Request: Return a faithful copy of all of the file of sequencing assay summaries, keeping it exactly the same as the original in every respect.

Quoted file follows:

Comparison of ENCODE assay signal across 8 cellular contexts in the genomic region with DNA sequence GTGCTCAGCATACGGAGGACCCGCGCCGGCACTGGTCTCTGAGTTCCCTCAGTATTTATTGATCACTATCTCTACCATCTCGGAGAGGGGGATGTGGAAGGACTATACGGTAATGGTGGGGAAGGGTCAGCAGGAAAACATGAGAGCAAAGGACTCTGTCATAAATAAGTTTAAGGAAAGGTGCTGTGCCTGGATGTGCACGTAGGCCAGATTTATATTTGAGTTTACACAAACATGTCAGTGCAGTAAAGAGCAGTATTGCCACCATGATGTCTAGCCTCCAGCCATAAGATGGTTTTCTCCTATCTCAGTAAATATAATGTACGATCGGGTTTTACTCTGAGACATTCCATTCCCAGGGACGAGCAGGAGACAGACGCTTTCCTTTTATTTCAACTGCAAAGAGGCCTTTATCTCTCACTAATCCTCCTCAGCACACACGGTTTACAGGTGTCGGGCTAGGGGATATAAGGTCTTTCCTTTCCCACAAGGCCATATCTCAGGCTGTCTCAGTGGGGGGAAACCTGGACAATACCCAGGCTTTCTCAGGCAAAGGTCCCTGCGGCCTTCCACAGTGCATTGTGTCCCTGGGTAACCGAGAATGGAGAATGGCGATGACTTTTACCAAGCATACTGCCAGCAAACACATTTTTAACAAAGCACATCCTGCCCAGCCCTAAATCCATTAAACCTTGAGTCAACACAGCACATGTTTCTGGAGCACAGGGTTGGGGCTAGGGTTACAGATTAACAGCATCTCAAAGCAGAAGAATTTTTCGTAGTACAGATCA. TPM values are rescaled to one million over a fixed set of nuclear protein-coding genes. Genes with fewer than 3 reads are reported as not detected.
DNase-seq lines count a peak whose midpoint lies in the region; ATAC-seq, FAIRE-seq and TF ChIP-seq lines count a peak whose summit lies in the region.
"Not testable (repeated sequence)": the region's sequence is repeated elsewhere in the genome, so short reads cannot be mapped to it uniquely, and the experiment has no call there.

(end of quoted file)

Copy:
Comparison of ENCODE assay signal across 8 cellular contexts in the genomic region with DNA sequence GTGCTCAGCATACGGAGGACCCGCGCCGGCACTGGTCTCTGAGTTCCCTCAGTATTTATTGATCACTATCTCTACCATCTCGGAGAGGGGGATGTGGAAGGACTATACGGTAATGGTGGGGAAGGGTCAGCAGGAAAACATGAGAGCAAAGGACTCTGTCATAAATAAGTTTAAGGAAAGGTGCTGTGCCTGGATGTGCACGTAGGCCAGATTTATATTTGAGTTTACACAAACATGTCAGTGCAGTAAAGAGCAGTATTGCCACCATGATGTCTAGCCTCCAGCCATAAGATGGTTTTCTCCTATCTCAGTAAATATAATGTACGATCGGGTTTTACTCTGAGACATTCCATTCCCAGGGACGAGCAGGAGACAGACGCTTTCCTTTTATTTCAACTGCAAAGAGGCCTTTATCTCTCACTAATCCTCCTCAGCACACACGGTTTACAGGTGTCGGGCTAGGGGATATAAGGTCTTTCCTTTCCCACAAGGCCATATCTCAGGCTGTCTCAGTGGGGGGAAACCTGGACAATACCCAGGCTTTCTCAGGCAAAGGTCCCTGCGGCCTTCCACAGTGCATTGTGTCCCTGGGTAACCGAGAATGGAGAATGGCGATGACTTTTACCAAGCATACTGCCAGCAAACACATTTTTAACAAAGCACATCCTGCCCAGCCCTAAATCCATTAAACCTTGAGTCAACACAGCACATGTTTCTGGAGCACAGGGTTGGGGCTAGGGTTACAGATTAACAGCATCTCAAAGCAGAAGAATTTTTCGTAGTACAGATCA. TPM values are rescaled to one million over a fixed set of nuclear protein-coding genes. Genes with fewer than 3 reads are reported as not detected.
DNase-seq lines count a peak whose midpoint lies in the region; ATAC-seq, FAIRE-seq and TF ChIP-seq lines count a peak whose summit lies in the region.
"Not testable (repeated sequence)": the region's sequence is repeated elsewhere in the genome, so short reads cannot be mapped to it uniquely, and the experiment has no call there.